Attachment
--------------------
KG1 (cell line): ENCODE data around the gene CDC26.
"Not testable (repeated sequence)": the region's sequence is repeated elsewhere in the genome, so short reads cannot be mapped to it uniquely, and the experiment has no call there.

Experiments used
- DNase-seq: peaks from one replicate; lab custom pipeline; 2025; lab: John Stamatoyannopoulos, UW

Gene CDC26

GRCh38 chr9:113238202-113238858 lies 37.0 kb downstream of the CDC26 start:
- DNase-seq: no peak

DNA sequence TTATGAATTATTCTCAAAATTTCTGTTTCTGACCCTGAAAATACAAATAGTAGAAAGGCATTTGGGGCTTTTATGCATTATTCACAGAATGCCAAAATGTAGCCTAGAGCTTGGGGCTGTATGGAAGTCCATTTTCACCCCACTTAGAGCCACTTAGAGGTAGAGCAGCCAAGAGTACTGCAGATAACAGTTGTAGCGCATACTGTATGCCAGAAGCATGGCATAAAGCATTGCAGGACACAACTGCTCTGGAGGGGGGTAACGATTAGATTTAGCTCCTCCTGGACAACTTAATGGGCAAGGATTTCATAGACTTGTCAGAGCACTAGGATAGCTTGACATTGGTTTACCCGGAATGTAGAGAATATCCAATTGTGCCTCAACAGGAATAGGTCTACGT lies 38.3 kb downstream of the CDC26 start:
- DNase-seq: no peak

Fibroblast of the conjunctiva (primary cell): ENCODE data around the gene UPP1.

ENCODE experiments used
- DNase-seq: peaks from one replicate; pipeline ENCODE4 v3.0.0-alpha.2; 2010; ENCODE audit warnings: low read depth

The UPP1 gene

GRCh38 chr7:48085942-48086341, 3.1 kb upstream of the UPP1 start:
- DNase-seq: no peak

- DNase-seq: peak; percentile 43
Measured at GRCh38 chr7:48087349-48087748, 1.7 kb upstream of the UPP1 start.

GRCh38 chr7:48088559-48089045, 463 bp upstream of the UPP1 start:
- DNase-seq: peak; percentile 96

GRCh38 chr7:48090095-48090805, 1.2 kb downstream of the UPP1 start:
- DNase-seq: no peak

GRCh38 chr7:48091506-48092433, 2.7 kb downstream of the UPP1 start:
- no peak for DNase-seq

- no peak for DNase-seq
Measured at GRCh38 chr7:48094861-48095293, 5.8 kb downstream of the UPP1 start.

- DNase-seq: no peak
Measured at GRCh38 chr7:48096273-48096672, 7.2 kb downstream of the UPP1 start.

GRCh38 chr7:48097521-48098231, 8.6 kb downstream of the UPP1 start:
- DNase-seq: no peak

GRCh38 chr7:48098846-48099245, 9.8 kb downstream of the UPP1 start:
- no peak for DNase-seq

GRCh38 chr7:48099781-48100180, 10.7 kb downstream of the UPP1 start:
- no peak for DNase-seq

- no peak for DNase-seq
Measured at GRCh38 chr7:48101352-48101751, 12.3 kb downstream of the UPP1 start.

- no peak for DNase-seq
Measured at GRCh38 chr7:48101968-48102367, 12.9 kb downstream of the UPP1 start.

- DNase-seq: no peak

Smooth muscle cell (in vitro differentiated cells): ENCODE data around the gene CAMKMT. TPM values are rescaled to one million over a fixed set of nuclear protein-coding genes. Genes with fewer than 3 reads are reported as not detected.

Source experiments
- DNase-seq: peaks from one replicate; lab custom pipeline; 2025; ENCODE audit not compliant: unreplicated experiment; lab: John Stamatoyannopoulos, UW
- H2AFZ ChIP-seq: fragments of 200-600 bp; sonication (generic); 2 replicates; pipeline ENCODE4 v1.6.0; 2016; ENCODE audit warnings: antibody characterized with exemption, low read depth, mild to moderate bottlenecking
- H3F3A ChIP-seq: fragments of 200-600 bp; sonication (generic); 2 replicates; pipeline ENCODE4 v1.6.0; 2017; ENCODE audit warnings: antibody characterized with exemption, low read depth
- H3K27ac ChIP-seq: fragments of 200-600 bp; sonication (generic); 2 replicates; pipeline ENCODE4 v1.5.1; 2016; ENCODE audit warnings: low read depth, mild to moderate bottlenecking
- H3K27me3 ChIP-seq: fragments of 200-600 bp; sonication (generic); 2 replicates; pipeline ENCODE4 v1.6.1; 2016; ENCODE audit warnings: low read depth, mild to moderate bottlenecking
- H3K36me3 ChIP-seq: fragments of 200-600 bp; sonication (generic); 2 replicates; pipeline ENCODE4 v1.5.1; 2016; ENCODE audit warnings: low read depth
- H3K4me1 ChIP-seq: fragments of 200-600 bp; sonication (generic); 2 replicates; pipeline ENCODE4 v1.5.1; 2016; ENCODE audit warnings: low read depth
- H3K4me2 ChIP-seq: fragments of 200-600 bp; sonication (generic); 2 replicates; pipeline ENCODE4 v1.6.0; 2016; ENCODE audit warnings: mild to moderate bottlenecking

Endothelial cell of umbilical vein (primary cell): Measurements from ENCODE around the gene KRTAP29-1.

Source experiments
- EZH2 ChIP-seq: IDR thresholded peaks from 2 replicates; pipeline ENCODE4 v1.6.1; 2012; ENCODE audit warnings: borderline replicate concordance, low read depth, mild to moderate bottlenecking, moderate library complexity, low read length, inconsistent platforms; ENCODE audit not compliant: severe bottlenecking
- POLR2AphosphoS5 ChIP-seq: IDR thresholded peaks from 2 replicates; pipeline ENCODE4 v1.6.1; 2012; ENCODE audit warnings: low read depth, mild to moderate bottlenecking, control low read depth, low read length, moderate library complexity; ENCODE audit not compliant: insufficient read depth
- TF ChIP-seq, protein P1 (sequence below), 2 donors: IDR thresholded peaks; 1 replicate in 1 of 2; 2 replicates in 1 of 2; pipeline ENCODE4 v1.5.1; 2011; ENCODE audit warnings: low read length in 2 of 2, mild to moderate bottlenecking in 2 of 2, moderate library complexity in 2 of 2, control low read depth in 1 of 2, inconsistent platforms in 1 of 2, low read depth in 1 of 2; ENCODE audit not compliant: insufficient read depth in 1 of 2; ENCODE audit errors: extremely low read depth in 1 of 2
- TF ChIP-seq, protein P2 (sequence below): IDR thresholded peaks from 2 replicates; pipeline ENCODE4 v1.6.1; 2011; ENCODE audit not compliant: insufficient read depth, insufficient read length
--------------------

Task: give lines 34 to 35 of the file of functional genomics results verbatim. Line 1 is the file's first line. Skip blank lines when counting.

- no peak for DNase-seq
Measured at GRCh38 chr7:48101352-48101751, 12.3 kb downstream of the UPP1 start.